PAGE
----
Monday, November 29, 2010

Ashes 1.5: A Made To Order Pitch?



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  1. So is this what the hoopla was all about? We all worked ourselves up to a frenzy to see bowlers struggling to take 2 wickets for 600 runs on the last 2 days of a Test Match. And this is supposed to enthuse the world into becoming fans of Test Cricket? Are we sure that this was Brisbane and not Ahmedabad?
  2. The only other time Australian bowlers were treated to such humiliation at home was in Sydney 1986 when Srikanth, Gavaskar and Amarnath, Nos 1-3 scored 100s. Is this an indicator of how bad the Australian bowlers are? Or is it the pitch?
  3. Many believed, me included, the first session of play will decide the Ashes. That may well be true but out of sheer coincidence than anything.The force is with England. 500 odd for 1 declared is not just a score...Its a visual, a picture that will likely give Ponting sleepless nights. It tells a story of how placid the pitch was, how unimaginative the Australian bowlers were and how relentless English batsmen are going to be this summer. It also raises a question...Was this pitch made to order a draw? 

10 comments:

straight point said...

Was this pitch made to order a draw?

or what you expect them to do...?

their next in line batsmen in fergusan / khwaja are making bowlers smiling all over again... their vice captain is fast turning into novice captain... too many players in team fighting for survival...

johnson has stagnated to stinking level... earlier he would bowl wide off stumps and batsmen would go out chasing those... but now they way for him to bowl at stumps and milk him for runs...

australia's only chance of winnings this ashesh at home are flat pitches... just holding onto the nerves... and wait for famous english collapse in trying to force the issue...

but this england squad has come with a purpose... i already can't wait our series with them later this season...

Shridhar Jaju said...

SP, the flat pitches strategy cannot work for Australia. For Aus to win matches against Eng on flat pitches, the English collapse has to occur in the same match where the Australian batting holds good.

Both have become such a rarity these days that for these two events to occur in the same Test match is a very long shot.

Golandaaz said...

SJ, Even though I agree with you that Australia can't win on flat pitches, I am inclined to agree with SP that that is exactly what they are trying. At least in the first test. Not sure if they will stick to it for the rest of the series. Perhaps Sydney where they would like to blunt's Swann's advantage.

I think they wanted to avoid defeat in the first test.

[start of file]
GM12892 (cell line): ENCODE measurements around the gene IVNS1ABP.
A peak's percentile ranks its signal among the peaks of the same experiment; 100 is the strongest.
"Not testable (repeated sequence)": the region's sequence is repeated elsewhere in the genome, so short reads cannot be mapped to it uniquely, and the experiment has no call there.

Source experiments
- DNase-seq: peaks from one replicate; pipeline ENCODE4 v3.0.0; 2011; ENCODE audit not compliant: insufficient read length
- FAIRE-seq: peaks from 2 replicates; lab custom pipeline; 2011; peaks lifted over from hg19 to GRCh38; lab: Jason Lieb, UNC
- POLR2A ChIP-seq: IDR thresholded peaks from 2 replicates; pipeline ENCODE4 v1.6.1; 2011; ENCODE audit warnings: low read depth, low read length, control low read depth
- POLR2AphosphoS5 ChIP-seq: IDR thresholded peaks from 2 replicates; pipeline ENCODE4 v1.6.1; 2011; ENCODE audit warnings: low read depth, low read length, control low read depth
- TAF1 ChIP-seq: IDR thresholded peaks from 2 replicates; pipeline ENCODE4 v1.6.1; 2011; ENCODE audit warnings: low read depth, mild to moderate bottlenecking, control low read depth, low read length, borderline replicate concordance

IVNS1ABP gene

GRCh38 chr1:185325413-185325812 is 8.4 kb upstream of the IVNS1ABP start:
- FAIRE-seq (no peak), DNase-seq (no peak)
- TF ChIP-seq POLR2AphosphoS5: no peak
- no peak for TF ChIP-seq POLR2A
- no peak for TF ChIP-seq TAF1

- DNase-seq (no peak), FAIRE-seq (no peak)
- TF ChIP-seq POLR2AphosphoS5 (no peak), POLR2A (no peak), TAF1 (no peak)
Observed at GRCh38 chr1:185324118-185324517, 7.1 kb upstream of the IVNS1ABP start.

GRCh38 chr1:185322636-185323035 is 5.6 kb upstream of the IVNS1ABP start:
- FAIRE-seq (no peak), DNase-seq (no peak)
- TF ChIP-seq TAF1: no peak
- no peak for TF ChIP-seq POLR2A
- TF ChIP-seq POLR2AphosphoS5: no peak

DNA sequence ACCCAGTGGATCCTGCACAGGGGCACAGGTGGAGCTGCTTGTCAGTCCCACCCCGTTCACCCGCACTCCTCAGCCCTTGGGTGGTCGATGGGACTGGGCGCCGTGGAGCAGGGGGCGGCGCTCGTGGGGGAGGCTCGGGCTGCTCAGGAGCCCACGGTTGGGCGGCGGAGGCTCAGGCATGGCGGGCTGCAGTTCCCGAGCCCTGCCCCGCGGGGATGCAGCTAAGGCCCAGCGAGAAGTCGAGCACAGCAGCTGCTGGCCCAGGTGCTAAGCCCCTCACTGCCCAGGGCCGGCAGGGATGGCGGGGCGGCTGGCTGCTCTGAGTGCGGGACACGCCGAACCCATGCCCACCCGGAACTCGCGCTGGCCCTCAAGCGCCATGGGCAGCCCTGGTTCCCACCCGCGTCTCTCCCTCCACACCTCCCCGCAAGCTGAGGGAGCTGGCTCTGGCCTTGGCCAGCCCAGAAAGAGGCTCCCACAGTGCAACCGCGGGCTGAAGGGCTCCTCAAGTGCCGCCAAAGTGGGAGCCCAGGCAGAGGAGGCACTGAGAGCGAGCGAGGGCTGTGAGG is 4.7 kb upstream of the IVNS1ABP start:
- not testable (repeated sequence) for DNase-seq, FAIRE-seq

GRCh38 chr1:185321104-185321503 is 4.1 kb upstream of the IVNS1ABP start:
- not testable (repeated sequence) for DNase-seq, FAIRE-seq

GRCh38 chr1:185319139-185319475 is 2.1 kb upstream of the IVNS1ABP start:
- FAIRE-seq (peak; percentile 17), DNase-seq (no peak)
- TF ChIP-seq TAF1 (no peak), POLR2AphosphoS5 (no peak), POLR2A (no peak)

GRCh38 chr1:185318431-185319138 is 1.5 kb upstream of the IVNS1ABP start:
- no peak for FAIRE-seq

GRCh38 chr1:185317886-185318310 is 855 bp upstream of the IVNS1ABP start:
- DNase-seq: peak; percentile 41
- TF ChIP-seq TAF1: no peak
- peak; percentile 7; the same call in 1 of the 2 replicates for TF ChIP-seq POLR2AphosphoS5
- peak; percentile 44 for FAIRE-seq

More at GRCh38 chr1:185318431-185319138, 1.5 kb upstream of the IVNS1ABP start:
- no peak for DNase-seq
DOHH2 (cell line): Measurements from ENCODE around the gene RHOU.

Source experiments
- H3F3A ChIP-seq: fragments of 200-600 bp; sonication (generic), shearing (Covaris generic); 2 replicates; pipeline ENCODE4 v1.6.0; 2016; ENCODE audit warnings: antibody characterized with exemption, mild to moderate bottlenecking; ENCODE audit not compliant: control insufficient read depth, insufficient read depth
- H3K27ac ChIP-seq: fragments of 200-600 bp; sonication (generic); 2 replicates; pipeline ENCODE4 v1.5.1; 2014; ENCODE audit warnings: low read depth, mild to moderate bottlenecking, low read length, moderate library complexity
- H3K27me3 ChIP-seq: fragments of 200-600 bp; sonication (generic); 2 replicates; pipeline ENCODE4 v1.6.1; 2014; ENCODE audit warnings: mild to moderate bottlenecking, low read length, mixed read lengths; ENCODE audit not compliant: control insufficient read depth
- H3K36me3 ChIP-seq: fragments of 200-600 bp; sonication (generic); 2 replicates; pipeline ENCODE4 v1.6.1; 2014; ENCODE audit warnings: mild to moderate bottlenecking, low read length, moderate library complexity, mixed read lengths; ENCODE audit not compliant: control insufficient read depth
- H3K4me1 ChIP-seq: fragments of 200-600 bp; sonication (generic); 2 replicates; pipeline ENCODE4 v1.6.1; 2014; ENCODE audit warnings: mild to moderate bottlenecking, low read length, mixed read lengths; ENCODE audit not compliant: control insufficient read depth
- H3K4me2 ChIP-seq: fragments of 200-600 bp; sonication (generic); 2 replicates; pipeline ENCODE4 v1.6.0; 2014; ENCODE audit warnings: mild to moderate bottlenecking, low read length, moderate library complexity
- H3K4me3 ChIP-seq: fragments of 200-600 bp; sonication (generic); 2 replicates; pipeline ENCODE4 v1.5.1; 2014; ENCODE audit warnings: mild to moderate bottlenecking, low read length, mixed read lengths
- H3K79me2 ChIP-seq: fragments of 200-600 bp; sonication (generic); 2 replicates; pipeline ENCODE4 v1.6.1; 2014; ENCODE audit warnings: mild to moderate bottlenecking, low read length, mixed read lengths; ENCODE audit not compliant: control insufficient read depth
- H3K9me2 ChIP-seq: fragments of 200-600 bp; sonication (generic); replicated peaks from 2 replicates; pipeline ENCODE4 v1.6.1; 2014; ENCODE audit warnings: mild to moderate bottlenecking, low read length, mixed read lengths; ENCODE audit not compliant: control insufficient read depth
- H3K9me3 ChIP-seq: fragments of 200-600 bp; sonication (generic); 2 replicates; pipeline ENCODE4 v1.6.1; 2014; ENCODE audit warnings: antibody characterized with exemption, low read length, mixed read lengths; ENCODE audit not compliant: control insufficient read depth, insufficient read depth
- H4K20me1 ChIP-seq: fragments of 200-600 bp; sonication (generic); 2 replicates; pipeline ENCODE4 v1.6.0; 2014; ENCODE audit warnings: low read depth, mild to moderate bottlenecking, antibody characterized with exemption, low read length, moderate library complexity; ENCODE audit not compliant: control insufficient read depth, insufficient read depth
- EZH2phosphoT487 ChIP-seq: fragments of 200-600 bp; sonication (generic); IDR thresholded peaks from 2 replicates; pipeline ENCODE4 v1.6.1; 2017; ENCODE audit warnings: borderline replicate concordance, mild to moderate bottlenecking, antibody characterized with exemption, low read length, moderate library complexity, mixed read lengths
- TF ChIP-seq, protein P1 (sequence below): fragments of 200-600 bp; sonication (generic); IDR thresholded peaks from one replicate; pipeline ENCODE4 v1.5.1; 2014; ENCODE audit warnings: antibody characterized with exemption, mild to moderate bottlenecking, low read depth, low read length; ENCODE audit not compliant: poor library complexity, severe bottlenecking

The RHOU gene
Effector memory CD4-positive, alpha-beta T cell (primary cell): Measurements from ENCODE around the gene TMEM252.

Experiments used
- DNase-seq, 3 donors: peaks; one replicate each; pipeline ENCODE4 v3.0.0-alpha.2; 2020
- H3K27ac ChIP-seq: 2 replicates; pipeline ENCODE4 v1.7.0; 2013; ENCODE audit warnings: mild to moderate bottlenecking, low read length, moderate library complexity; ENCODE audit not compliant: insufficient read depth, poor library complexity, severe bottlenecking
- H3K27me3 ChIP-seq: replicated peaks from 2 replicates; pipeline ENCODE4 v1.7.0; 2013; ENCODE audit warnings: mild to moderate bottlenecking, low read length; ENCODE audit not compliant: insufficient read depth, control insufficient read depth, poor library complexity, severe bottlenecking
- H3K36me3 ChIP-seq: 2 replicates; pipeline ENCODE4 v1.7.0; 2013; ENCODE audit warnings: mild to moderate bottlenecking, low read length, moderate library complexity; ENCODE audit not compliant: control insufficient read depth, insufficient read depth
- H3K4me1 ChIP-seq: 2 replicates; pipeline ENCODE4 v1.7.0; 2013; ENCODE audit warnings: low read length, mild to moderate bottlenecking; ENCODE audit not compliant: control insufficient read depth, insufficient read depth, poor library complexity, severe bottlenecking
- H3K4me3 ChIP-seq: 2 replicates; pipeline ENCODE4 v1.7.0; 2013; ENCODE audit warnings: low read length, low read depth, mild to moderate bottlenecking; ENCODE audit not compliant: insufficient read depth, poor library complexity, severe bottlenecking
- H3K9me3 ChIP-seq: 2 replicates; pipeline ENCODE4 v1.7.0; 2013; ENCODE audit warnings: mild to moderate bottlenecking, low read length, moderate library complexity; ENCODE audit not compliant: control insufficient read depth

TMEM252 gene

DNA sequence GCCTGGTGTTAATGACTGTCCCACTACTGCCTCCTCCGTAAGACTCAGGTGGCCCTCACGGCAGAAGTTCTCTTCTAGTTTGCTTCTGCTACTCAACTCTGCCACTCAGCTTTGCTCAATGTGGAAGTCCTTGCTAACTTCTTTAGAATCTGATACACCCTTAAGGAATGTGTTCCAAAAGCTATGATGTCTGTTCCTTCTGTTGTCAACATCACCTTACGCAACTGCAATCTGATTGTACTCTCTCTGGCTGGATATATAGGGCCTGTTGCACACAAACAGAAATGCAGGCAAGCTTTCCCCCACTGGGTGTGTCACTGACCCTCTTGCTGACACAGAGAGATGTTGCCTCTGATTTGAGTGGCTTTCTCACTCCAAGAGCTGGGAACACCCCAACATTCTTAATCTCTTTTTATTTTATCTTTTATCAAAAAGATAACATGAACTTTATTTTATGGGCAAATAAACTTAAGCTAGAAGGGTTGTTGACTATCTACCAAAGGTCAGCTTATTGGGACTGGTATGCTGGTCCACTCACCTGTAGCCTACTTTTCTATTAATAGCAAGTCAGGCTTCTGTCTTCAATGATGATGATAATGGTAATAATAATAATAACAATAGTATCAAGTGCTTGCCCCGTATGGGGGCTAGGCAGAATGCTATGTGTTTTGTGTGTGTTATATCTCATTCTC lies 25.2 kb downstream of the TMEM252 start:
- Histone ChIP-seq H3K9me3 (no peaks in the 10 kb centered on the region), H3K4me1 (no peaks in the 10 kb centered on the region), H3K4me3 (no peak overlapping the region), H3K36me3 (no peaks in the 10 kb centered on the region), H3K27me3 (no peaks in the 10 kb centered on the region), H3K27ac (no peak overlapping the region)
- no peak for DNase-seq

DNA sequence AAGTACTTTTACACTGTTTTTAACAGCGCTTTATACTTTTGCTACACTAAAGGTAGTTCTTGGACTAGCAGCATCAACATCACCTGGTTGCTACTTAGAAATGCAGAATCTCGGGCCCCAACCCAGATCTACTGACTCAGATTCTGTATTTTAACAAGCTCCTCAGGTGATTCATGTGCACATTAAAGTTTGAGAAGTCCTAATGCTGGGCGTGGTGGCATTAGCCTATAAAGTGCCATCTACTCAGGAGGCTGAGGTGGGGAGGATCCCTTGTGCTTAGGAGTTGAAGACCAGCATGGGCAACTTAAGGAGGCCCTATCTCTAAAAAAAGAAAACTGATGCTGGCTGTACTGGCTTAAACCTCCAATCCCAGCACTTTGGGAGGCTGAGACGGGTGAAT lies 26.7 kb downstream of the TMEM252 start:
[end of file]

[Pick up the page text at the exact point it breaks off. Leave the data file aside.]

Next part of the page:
Shridhar Jaju said...

Gol, what I meant is that SP may be correct that Australians may be using such a strategy, but in my opinion, it is very unlikely to work for them. Their batting is way too weak and unsettled for such a strategy.

Golandaaz said...

May be we are all writing them off too early. Remember they almost won a test match in India.

Vidooshak said...

For Australia to win, Ponting has to score and score big. His last day batting was a statement of purpose. England on the other hand have to win these matches, India-style. Big first innings scores led by big scoring by the openers and enough time for bowlers to apply pressure and prise out the Australians batsmen.

elegantstroke said...

It looks like you've overlooked the poor fielding. On flat pitches, if you don't take the opportunities given, you don't blame it on the pitch - you blame it on the fielding. I count at least 6 chances that should have been taken in the second innings.

Golandaaz said...

I don't believe the fielding in this match was so poor that it allowed teams to score endlessly. What about LBWs and bowled. Not even a snick to the keeper. I don't think you can hide from the fact that this was a flat pitch. I am suggesting; without proof of course; that this was by design

elegantstroke said...

I can see that as a possibility, but I don't see enough facts supporting that theory. If Hussey's nick carried to the keeper the first ball he faced, we could have potentially witnessed a complete Aussie batting collapse and England would have started batting the 3rd day itself. Why would they tailor-make a pitch when they cannot control so many other factors (such as the weather and the toss - there were some clouds early on in the day and when england took the second new ball in the first innings - hussey was plumb lbw but not given due to the lame UDRS decision-making process). I think the pitch had decent purchase on the 3rd day. The 4th and 5th day - I attribute it to the fact that Cook had immense concentration (Strauss could have been out on 70, but was dropped) and the Aussie bowlers lacked the ability to create more chances.

Golandaaz said...

I agree I am making a statement on speculation alone. A pitch is something you can control to some extent. Of course you can't control the weather. But a lively pitch is only going to get livelier with the weather

Your points about Hussey are valid. Had he been out, this would have been a different ball game. Even so Australia think that their best chance in this series is play for draws and surprise England with a lively pitch when they feel confident of not losing.